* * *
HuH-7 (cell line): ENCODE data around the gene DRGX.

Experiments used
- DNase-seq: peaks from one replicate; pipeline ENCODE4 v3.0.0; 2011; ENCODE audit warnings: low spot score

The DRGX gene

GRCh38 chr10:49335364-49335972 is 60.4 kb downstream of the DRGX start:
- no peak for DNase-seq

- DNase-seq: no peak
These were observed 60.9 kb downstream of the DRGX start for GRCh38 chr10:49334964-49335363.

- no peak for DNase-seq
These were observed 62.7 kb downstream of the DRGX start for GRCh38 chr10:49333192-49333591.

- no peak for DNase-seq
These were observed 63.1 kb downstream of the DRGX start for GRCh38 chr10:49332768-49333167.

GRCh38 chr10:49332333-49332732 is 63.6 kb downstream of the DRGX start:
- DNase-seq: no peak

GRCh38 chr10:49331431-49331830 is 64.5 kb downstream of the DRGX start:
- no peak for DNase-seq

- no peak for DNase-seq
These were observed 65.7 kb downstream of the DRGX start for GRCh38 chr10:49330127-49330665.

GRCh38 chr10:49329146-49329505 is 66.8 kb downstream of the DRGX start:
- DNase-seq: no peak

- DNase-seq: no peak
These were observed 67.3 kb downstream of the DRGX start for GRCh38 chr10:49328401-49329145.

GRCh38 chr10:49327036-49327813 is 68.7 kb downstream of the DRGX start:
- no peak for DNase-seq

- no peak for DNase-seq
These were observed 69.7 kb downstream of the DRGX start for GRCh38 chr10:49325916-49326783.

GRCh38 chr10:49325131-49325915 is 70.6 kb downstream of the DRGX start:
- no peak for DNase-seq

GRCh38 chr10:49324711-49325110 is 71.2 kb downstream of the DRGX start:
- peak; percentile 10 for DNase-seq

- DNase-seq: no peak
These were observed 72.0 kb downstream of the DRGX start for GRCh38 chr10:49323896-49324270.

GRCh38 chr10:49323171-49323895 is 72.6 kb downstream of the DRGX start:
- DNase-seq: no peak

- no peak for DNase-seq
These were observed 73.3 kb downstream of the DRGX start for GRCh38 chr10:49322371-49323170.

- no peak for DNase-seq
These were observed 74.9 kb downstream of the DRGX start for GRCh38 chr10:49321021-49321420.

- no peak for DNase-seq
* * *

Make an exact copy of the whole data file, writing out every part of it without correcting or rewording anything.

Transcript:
HuH-7 (cell line): ENCODE data around the gene DRGX.

Experiments used
- DNase-seq: peaks from one replicate; pipeline ENCODE4 v3.0.0; 2011; ENCODE audit warnings: low spot score

The DRGX gene

GRCh38 chr10:49335364-49335972 is 60.4 kb downstream of the DRGX start:
- no peak for DNase-seq

- DNase-seq: no peak
These were observed 60.9 kb downstream of the DRGX start for GRCh38 chr10:49334964-49335363.

- no peak for DNase-seq
These were observed 62.7 kb downstream of the DRGX start for GRCh38 chr10:49333192-49333591.

- no peak for DNase-seq
These were observed 63.1 kb downstream of the DRGX start for GRCh38 chr10:49332768-49333167.

GRCh38 chr10:49332333-49332732 is 63.6 kb downstream of the DRGX start:
- DNase-seq: no peak

GRCh38 chr10:49331431-49331830 is 64.5 kb downstream of the DRGX start:
- no peak for DNase-seq

- no peak for DNase-seq
These were observed 65.7 kb downstream of the DRGX start for GRCh38 chr10:49330127-49330665.

GRCh38 chr10:49329146-49329505 is 66.8 kb downstream of the DRGX start:
- DNase-seq: no peak

- DNase-seq: no peak
These were observed 67.3 kb downstream of the DRGX start for GRCh38 chr10:49328401-49329145.

GRCh38 chr10:49327036-49327813 is 68.7 kb downstream of the DRGX start:
- no peak for DNase-seq

- no peak for DNase-seq
These were observed 69.7 kb downstream of the DRGX start for GRCh38 chr10:49325916-49326783.

GRCh38 chr10:49325131-49325915 is 70.6 kb downstream of the DRGX start:
- no peak for DNase-seq

GRCh38 chr10:49324711-49325110 is 71.2 kb downstream of the DRGX start:
- peak; percentile 10 for DNase-seq

- DNase-seq: no peak
These were observed 72.0 kb downstream of the DRGX start for GRCh38 chr10:49323896-49324270.

GRCh38 chr10:49323171-49323895 is 72.6 kb downstream of the DRGX start:
- DNase-seq: no peak

- no peak for DNase-seq
These were observed 73.3 kb downstream of the DRGX start for GRCh38 chr10:49322371-49323170.

- no peak for DNase-seq
These were observed 74.9 kb downstream of the DRGX start for GRCh38 chr10:49321021-49321420.

- no peak for DNase-seq